MORE STAYS GRANTED On October 24, the U.S. Court of Appeals for the 11th Circuit granted a stay of execution to Daniel Siebert, who was to be executed in Alabama on Oct. 25. On Oct. 22, the Georgia Supreme Court granted another stay, this time to Curtis Osborne. These stays are related to the issue of lethal injection as the U.S. Supreme Court considers the matter.

According to “A Matter of Life or Death,” a recent four-part news series published by the Atlanta Journal-Constitution, Georgia’s death penalty is “as predictable as a lightning strike.” Based on an investigation of 2,328 murder convictions in Georgia between January 1, 1995, and December 31, 2004, the paper determined that the state’s capital punishment system is unfairly shaped by racial and geographic bias, and fails to reserve the death penalty for “the worst of the worst.”

The AJC reporters worked with University of Maryland criminologist Ray Paternoster to examine the cases. Though their investigation determined that 1,315 of these cases involved crimes that made defendants eligible for the death penalty, prosecutors sought it in only 25% of those cases. Of those that faced a capital trial, only 1 in 23 was sentenced to death. “It’s like a roulette wheel. Arbitrariness is a weakness of the death penalty,” observed former Georgia Chief Justice Norman Fletcher.

Among the key findings of the investigation were the following:

  • Race Matters: Statewide, prosecutors were twice as likely to seek the death penalty in cases where the victim was white. The study also revealed that between 1995 and 2004, prosecutors were about six times more likely to seek death when an armed robber killed a white person.
  • Geography Matters: Decisions on whether to seek the death penalty are often determined by where the crime was committed. For example, a murder in Clayton County was found to be 13 times more likely to bring a death penalty prosecution than a similar crime a few miles away in Fulton County.
  • Nature of the Crime Matters: Throughout Georgia, geographic and racial disparities were more pronounced in prosecutors’ handling of murders that involved armed robbery. Of the 132 murderers researchers identified as making up the worst 10% of death penalty cases - because their cases involved heinous crimes such as torture, multiple victims or rape - only 29 received the death penalty. Fifty of these defendants avoided the death penalty by pleading guilty in exchange for receiving a life sentence.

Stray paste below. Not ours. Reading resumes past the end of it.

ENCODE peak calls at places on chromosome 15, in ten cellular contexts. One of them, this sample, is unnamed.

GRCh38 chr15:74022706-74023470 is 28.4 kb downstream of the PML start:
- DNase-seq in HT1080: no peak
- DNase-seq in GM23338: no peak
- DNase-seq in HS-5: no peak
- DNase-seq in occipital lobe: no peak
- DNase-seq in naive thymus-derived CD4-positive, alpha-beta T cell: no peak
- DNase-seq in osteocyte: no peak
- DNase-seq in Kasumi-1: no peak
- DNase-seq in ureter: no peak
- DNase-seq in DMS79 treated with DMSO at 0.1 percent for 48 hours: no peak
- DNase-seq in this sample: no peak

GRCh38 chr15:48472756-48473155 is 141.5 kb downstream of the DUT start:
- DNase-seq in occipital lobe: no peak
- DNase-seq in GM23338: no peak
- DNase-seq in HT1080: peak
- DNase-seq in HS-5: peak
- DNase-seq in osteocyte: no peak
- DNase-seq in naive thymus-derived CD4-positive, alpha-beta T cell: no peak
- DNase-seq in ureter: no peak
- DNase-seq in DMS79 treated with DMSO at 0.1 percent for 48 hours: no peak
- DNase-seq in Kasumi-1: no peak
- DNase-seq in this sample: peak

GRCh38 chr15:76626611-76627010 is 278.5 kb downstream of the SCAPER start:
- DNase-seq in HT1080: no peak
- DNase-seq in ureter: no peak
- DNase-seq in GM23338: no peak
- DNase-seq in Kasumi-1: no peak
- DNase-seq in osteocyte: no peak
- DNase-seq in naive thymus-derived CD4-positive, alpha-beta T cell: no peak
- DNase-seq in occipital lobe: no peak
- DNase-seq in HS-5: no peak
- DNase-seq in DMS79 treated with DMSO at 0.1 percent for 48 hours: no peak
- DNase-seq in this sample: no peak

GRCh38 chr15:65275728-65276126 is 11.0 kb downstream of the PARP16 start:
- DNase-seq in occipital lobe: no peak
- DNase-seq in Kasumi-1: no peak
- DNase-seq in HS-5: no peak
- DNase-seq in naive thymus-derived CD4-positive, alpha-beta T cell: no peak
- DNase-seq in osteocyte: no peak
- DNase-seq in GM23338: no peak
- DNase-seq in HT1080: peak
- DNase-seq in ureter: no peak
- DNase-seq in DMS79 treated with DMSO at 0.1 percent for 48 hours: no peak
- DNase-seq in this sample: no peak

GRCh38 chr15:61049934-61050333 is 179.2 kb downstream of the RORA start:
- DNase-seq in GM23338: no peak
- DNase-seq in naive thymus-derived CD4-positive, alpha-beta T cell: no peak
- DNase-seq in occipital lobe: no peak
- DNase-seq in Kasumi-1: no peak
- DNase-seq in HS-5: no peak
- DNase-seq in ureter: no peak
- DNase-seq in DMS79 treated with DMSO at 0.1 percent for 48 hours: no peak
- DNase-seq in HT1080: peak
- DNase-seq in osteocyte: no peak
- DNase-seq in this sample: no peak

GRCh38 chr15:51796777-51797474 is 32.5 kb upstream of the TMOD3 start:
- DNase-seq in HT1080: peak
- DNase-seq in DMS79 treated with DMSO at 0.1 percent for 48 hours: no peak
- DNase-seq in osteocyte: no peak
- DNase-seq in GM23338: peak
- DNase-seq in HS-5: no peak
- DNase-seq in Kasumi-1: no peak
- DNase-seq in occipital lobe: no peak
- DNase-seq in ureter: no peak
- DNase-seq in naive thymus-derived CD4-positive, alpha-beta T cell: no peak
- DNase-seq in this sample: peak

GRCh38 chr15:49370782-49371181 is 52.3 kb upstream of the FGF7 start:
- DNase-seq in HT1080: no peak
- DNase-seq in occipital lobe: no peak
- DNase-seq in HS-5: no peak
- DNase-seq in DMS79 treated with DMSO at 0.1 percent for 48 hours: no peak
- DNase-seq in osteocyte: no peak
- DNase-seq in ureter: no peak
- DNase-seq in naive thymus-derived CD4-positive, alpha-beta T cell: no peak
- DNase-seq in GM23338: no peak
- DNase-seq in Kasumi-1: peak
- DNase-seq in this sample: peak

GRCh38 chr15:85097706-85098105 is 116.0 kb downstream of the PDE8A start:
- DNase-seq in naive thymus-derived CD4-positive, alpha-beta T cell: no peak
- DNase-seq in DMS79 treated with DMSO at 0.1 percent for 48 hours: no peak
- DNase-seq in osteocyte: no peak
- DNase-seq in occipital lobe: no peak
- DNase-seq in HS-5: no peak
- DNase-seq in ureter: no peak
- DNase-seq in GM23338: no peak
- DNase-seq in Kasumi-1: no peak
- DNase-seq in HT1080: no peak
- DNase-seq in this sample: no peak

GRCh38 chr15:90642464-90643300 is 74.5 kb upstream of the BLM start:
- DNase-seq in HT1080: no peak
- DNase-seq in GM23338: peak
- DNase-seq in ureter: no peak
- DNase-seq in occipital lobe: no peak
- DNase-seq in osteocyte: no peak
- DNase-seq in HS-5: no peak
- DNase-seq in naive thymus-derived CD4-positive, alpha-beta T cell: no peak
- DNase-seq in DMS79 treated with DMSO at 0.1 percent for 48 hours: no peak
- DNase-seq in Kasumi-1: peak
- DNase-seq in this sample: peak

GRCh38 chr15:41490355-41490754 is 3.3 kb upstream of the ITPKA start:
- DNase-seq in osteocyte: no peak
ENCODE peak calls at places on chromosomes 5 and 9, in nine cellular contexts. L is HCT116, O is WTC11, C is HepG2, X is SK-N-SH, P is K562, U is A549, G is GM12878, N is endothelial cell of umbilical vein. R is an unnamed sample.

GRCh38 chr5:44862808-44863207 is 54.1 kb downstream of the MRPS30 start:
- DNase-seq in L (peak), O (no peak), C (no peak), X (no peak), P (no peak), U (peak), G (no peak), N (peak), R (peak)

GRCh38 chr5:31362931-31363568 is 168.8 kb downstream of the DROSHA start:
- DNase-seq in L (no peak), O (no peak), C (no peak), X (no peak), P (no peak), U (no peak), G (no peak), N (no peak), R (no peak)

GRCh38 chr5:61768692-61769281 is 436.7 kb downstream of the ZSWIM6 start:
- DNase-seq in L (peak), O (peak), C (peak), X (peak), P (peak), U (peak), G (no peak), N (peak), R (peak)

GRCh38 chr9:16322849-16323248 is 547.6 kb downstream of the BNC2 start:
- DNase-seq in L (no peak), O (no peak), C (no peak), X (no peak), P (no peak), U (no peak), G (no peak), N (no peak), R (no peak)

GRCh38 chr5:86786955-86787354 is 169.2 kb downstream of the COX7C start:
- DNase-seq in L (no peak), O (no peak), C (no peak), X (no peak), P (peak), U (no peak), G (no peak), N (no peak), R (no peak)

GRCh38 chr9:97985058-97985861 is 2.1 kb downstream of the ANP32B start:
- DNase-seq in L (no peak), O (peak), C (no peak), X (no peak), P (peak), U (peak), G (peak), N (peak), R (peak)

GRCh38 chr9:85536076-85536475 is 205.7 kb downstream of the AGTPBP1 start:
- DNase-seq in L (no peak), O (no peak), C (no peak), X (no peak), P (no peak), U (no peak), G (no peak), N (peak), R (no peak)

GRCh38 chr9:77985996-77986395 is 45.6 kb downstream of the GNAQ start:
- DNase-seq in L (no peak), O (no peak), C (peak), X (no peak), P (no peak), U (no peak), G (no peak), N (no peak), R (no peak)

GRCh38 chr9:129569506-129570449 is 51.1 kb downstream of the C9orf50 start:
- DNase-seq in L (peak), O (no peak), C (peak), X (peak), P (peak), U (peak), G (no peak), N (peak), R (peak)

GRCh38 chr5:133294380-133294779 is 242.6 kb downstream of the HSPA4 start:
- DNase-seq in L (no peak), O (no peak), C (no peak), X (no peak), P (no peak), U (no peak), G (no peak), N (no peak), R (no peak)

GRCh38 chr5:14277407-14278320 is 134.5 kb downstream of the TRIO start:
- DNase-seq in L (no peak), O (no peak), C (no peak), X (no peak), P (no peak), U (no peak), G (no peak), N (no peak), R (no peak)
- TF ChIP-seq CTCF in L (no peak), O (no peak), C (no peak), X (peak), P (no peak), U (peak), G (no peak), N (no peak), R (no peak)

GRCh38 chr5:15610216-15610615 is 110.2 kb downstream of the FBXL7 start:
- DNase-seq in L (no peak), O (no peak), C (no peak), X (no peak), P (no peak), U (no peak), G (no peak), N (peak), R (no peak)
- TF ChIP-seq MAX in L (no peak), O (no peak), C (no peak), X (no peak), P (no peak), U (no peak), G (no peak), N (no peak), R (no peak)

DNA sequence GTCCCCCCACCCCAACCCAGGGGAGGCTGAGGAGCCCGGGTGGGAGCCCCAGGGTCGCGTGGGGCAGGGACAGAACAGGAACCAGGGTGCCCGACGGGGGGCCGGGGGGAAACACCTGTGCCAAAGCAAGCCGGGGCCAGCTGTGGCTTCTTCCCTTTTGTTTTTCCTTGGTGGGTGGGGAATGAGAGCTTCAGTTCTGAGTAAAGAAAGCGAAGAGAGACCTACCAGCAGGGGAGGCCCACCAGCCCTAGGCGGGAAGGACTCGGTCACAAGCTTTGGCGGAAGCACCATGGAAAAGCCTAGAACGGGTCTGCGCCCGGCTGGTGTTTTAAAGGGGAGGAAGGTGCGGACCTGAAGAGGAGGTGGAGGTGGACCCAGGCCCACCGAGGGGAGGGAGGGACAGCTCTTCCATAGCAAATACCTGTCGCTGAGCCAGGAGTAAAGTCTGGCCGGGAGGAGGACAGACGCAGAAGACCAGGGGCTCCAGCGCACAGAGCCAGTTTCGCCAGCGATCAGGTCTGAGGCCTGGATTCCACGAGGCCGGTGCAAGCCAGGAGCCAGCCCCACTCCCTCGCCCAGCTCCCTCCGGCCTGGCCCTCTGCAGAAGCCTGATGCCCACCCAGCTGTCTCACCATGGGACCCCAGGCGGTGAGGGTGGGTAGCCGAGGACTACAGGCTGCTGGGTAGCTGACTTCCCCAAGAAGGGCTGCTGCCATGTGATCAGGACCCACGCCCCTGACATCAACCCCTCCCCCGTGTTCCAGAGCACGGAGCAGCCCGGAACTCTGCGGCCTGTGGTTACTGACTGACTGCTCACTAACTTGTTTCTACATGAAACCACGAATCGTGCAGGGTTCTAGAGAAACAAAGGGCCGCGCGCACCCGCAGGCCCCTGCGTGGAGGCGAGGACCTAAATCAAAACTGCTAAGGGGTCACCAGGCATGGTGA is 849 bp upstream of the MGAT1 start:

• Georgia’s Supreme Court has repeatedly cited cases that had been overturned on appeal to justify other death sentences. According to the study’s examination of 159 death penalty rulings by the state Supreme Court since 1982, 80% of cases of cases cited at least one overturned case. In more than a third of the decisions, 25% of the cited sentences had been overturned. Another 16 rulings contained citations that were reversed afterward. Only 14 rulings cited no reversed cases.

  • Juries are rejecting death sentences in favor of life without parole. Since 2000, juries have decided against death in two of every three sentencing trials. The trend makes each remaining death sentence more out of step with punishment for similar crimes. The report notes that one reason prosecutors in Georgia are choosing not to seek death is that juries will not impose it unless guilt is irrefutable.
  • The high cost of the death penalty contributes to its arbitrariness. Many prosecutors note that seeking a death sentence in a case where there is not certainly of a conviction is a waste of valuable resources on long-drawn-out court proceedings and years of appeals. In addition to concerns about the cost of capital punishment, prosecutors noted that they will often decide to not seek a death sentence because a victims’ family opposes the punishment, a defendant’s mental state is in question, or the individual agrees to cooperate with prosecutors to convict a co-defendant. Muscogee District Attorney John Gray Conger observed that these reasons and the high costs of the death penalty can play a role in the decision to offer defendants a sentence of life without parole. He said, “That’s the unfortunate truth. It costs a lot of money to try a death case. It takes a lot of resources. It takes a lot of people.”

(Atlanta Journal-Constitution, September 22 – 25, 2007). Read the Series. See Arbitrariness, Costs, and Race.